“No war is over until the enemy says it’s over. We may think it over, we may declare it over, but in fact, the enemy gets a vote.”

                  -Stuff Gen. James Mattis Said, Vol. II

  2. Juan Caruso

    How long before POTUS can claim a Russian airstrike has killed several of our SPECIAL OPERATIONS FORCES?

    A very callous strategy that Tom Rogan (National Review/Daily Telegraph) predicts, “Now that U.S. Special Forces are in Syria, Abu Bakr al-Baghdadi, the leader of ISIS, will be dead by the end of the year, which is great news.” Rogan’s prediction could certainly pan out if Abu Bakr al-Baghdadi, the leader of ISIS, were dead already.

    More important to the administration, however, are dead special forces (in Russian airstrike on ISIS) to underscore and remind voters of Obama’s “reluctant” Osama bin Laden legacy.

    The military strategy of this administration, beyond leadership from behind, false red lines, and feckless rules of engagement, has been unnecessary drama that victimizes military leaders, weakens perception of U.S. commitments to our allies, and degrades U.S. respect from ideological foes. In his own words, to degrade ISIL.

    On the bright side, the guy does like to use drones to exterminate personally approved targets. He said he would even before election to his first term, proving that he still heeds Senior Advisor Valerie Jarrett’s military advice.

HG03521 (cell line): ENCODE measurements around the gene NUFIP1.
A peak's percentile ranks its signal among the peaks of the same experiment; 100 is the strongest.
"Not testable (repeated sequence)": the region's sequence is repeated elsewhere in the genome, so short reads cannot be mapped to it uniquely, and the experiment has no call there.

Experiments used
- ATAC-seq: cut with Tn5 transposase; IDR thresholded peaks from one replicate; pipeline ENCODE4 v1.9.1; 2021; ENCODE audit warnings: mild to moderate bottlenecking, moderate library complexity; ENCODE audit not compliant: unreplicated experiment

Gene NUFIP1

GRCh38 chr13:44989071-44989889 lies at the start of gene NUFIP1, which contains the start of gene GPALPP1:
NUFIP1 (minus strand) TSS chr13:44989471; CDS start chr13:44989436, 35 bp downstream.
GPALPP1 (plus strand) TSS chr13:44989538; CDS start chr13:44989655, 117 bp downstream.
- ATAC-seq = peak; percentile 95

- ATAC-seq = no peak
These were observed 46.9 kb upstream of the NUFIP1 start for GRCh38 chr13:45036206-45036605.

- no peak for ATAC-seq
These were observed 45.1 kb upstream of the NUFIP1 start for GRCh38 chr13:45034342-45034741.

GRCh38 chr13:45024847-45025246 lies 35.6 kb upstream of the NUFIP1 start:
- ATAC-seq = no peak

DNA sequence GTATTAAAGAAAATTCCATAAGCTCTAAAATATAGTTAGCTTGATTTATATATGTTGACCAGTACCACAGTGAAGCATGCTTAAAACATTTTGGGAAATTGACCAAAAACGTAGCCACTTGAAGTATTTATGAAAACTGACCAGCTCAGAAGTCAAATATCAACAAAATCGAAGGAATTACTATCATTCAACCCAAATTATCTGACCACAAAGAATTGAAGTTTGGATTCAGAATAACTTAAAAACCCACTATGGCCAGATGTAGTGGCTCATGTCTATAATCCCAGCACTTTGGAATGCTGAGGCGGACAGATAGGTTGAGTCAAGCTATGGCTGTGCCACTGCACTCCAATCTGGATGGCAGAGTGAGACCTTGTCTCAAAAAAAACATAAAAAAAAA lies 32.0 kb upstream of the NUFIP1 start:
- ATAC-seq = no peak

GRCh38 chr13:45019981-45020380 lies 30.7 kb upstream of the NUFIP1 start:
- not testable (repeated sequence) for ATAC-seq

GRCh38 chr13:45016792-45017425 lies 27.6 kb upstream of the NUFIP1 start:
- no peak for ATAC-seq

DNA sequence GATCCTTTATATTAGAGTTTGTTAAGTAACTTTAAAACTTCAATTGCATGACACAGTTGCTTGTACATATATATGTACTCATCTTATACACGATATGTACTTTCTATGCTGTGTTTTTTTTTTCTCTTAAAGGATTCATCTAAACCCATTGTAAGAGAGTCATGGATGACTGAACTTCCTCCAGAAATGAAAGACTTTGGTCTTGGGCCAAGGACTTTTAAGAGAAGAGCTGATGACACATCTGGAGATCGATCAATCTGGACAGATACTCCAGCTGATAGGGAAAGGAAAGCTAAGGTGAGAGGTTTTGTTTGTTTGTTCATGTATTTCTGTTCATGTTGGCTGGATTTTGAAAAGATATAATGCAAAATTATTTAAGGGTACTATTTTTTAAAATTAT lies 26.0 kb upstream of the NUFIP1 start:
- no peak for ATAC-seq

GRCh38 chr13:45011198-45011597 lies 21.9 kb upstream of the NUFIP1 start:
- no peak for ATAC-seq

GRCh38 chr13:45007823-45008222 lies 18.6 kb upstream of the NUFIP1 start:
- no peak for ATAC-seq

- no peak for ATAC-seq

1. Brad Warthen Post author

      But as I said, I had kinda figured we already had guys there doing that…

      Was this announced to show the White House was doing something deliberately, days after saying it had not authorized what happened on that raid where we lost a man?

      1. Mark Stewart

        Since CIA types don’t count (sorry people), it creates a situation where Russia is going to have a pretty hard time risking bombing the groups they know we support if there is the reasonable expectation that American special forces are embedded with the groups.

        Of course the same goes for us too; so the rebels not with us most closely are going to be the ones to take on Assad’s forces – and the Iranians (and being bombed by Russia) – which means that we are most likely to be gamed out of being on the “winning” side when this is all over. But it does kind of compel Russia to refocus on bombing ISIS instead of “our” rebels. Sometimes you take the short wins; even though it does open a prospect of Assad being able to stay in power. Which kinda puts us right back at square one…

        1. Bryan Caskey

          “Since CIA types don’t count (sorry people), it creates a situation where Russia is going to have a pretty hard time risking bombing the groups they know we support if there is the reasonable expectation that American special forces are embedded with the groups.”

          I highly doubt that we’re going to share the movement and location of our special forces with the Russkies.

    1. Brad Warthen

      Hey, if you can figure out how to make that happen, I’m interested.

      I’ll settle for a lower rank. I’d rather let someone who knows what he’s doing call the shots.

    2. Doug Ross

      I’m sure there will be opportunities for your grandson to serve on the front line, especially when President Graham takes office. It will be all war, all the time.